Cant wait until they put him in the general population of the federal pen...going to be rough for mommas boy o'dwyer..but im sure bubba and leroy will treat him gentle :)
The extradition of TVShack's Richard O'Dywer: is it right?
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by Lachlan Urquhart on January 19, 2012
Filed Under: Featured, Law & order
UK student Richard O'Dwyer is facing copyright infringement charges
in the US for running TVShack.net, a site that provided links to movies
and television series infringing copyright.
On the 13th January, Westminster Magistrates Court confirmed that the 23-year-old could be extradited to the US for trial.
This case highlights broader policy issues about US-UK extradition
relations, not to mention US attempts at extending its jurisdiction for
enforcement of alleged copyright infringement offences.
Before the site domain was seized in 2010, it is reported that O'Dwyer made about £15,000 per month in advertising revenues. If you visit the site at the time of posting this article, you will see this image shown below.
If you click on the image, you are shown a [url=http://www.youtube.com/watch?v=6YScoXn31Mg&annotation_id=annotation_938004&feature=iv]"Piracy is bad" video hosted on YouTube[/url].
Since mid-2010, US Immigration Customs Enforcement (ICE) has been
following a campaign of domain name seizures for illegal websites called
Operation in Our Sites.
TVShack.net was an ICE target but was not hosted on servers inside
the US. The .net gTLD suffix is managed by US registry operator Verisign
and ICE used this link as a basis for asserting jurisdiction to prosecute TVShack.net.
is UK-based, and apart from the .net domain, there doesn't seem to be
any other direct ties with the US. Well, other than the content being
produced by US-based creative industries of course.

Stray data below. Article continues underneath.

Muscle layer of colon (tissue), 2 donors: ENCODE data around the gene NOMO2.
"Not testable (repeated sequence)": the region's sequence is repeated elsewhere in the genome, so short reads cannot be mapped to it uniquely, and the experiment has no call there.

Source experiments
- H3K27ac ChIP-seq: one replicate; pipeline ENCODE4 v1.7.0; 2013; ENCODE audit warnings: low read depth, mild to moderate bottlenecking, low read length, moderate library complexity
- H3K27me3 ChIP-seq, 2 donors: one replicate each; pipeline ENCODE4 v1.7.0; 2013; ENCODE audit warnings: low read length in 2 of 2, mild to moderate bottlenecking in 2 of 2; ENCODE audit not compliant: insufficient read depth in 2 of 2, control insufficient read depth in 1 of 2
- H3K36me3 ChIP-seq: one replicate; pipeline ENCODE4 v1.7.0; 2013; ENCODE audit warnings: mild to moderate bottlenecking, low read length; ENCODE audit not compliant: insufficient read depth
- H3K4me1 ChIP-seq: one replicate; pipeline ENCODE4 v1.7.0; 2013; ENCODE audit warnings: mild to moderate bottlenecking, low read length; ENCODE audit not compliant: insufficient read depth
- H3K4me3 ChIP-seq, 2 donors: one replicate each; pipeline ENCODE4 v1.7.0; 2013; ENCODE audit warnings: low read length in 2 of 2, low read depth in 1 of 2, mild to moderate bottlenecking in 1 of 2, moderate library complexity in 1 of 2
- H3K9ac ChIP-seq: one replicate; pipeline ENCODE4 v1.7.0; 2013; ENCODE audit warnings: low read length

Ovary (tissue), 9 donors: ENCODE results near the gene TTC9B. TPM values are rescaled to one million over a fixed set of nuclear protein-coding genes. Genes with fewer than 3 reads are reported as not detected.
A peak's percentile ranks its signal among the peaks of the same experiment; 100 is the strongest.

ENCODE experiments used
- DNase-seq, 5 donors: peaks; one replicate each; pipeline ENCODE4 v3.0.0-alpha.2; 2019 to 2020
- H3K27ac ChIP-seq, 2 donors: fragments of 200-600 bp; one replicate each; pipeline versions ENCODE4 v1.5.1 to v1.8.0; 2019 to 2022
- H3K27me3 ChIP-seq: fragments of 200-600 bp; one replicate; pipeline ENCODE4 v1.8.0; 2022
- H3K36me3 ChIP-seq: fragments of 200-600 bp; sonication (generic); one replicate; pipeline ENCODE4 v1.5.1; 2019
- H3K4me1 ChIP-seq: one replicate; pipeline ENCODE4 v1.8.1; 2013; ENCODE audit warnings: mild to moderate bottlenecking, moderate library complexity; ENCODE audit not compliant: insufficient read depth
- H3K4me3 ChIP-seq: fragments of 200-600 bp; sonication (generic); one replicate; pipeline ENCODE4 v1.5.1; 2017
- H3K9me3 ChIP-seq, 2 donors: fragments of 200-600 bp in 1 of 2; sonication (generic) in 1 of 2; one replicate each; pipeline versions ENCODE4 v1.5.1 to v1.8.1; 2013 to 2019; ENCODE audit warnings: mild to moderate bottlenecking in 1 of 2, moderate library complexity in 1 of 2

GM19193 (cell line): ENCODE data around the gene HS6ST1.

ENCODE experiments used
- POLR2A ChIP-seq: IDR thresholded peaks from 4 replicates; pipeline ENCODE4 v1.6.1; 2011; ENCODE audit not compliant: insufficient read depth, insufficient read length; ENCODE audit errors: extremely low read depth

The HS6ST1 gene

In this judgement, O'Dwyer's counsel, Ben Cooper, sought to rely on, the 'mere conduit' defence of Regulation 17 in the UK E-Commerce (EC Directive) Regulations 2002.
This legislation provides protection from liability when the service
has limited control over its transmissions. Relying on the similar 2010 UK 'TV-Links' case,
O'Dwyer's counsel claims that Regulation 17 prevents other legitimate
linking services like search engines being challenged for copyright
infringement, and, he argues, TVShack should be treated similarly.
Unfortunately for O'Dwyer, Judge Purdy didn't accept this argument
because O'Dwyer actively chose what links were posted on TVShack.net and
exerted control over transmissions in excess of a 'mere conduit'.
s78, in Part II of the controversial Extradition Act 2003, has a
'dual criminality' requirement. This procedural step requires conduct to
be a criminal offence in both the UK and the US.
Judge Purdy was satisfied that the alleged conduct was a chargeable
criminal offence in the UK, namely s107 (2A) of the Copyright, Designs
and Patents Act 1988. Whether he could be convicted of this offence is
another matter. The appeal may readdress this issue, but if he gets
tried in the US anyway we may never know the answer.
Although the procedural extradition requirements have been met, it
raises the question: why extradite Mr O'Dwyer to the US when the alleged
offence was committed within the UK and there is a suitable chargeable
crime available in UK law?
It is difficult to discuss unfair extradition process without mentioning the plight of alleged hacker Gary McKinnon.
Although indicted on severe alleged charges, hacking into various US
databases including NASA and the US army, his extradition case now been
dragging on for 9 years.
Such a long process has to be avoided for O'Dwyer. It simply seems
unjust when when the UK courts and legal system can try the case in the
UK rather than rely on a foreign legal system.
General concerns regarding the imbalance in UK-US extradition process
have come to the political fore recently. Significantly more UK
citizens are extradited to the US than vice versa, leading to
suggestions of a review by the UK Human Rights Joint Committee, and recent debate in the House of Commons.
I hope this increased political scrutiny may see the development of a
more balanced extradition process. Greater efforts to prevent
extensions of US jurisdiction in O'Dwyer's case at appeal may be the
first step in the right direction.
In: World News
Tags: uk, extradite, criminal, copyright, pirate, toss, the, salad, bitch, :)
Location: United Kingdom (UK/GB) (load item map)
Marked as: approved
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